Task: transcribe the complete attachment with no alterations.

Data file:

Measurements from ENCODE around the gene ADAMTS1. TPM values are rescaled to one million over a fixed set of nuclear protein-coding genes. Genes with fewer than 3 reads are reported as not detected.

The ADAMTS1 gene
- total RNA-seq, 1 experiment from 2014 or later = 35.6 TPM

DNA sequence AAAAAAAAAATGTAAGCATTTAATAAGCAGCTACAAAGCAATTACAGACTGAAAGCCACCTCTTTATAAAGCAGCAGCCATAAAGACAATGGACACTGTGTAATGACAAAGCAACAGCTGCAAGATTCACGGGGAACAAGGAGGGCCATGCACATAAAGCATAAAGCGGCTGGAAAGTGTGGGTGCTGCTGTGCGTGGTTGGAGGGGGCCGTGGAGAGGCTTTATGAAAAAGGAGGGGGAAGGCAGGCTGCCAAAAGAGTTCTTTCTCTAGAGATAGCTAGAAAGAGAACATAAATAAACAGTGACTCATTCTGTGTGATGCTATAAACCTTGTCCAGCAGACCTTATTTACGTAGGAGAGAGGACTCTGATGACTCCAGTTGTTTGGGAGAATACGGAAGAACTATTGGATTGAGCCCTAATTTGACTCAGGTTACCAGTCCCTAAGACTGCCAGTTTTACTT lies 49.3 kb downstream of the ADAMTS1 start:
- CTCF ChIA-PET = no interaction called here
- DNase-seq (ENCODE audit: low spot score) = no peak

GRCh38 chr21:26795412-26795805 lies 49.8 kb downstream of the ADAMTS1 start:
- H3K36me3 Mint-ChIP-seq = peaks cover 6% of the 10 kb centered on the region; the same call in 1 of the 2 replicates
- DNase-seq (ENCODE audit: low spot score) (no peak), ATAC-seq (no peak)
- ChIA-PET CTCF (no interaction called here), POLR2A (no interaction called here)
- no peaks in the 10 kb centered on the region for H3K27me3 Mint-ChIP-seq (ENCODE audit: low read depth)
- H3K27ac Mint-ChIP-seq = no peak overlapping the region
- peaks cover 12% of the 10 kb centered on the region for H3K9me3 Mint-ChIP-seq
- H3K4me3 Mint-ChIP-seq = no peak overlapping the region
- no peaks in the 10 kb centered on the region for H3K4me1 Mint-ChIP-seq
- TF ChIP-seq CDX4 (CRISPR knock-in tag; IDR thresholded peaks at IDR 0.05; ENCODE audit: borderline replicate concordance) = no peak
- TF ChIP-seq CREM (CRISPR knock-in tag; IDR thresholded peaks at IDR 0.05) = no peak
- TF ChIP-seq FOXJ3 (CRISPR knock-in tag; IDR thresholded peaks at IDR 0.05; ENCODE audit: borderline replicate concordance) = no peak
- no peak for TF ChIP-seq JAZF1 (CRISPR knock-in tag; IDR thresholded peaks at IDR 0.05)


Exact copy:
Measurements from ENCODE around the gene ADAMTS1. TPM values are rescaled to one million over a fixed set of nuclear protein-coding genes. Genes with fewer than 3 reads are reported as not detected.

The ADAMTS1 gene
- total RNA-seq, 1 experiment from 2014 or later = 35.6 TPM

DNA sequence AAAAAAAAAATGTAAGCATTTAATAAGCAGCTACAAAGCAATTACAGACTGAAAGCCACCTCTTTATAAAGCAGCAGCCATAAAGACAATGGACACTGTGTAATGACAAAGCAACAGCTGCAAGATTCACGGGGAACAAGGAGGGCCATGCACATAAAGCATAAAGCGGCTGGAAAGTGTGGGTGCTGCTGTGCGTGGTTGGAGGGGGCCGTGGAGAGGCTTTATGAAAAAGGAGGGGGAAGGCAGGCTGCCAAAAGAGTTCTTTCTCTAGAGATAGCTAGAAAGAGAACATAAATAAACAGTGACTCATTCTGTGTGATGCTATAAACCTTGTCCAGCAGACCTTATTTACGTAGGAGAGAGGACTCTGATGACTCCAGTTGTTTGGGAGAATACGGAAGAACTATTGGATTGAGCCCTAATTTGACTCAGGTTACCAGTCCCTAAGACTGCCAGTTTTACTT lies 49.3 kb downstream of the ADAMTS1 start:
- CTCF ChIA-PET = no interaction called here
- DNase-seq (ENCODE audit: low spot score) = no peak

GRCh38 chr21:26795412-26795805 lies 49.8 kb downstream of the ADAMTS1 start:
- H3K36me3 Mint-ChIP-seq = peaks cover 6% of the 10 kb centered on the region; the same call in 1 of the 2 replicates
- DNase-seq (ENCODE audit: low spot score) (no peak), ATAC-seq (no peak)
- ChIA-PET CTCF (no interaction called here), POLR2A (no interaction called here)
- no peaks in the 10 kb centered on the region for H3K27me3 Mint-ChIP-seq (ENCODE audit: low read depth)
- H3K27ac Mint-ChIP-seq = no peak overlapping the region
- peaks cover 12% of the 10 kb centered on the region for H3K9me3 Mint-ChIP-seq
- H3K4me3 Mint-ChIP-seq = no peak overlapping the region
- no peaks in the 10 kb centered on the region for H3K4me1 Mint-ChIP-seq
- TF ChIP-seq CDX4 (CRISPR knock-in tag; IDR thresholded peaks at IDR 0.05; ENCODE audit: borderline replicate concordance) = no peak
- TF ChIP-seq CREM (CRISPR knock-in tag; IDR thresholded peaks at IDR 0.05) = no peak
- TF ChIP-seq FOXJ3 (CRISPR knock-in tag; IDR thresholded peaks at IDR 0.05; ENCODE audit: borderline replicate concordance) = no peak
- no peak for TF ChIP-seq JAZF1 (CRISPR knock-in tag; IDR thresholded peaks at IDR 0.05)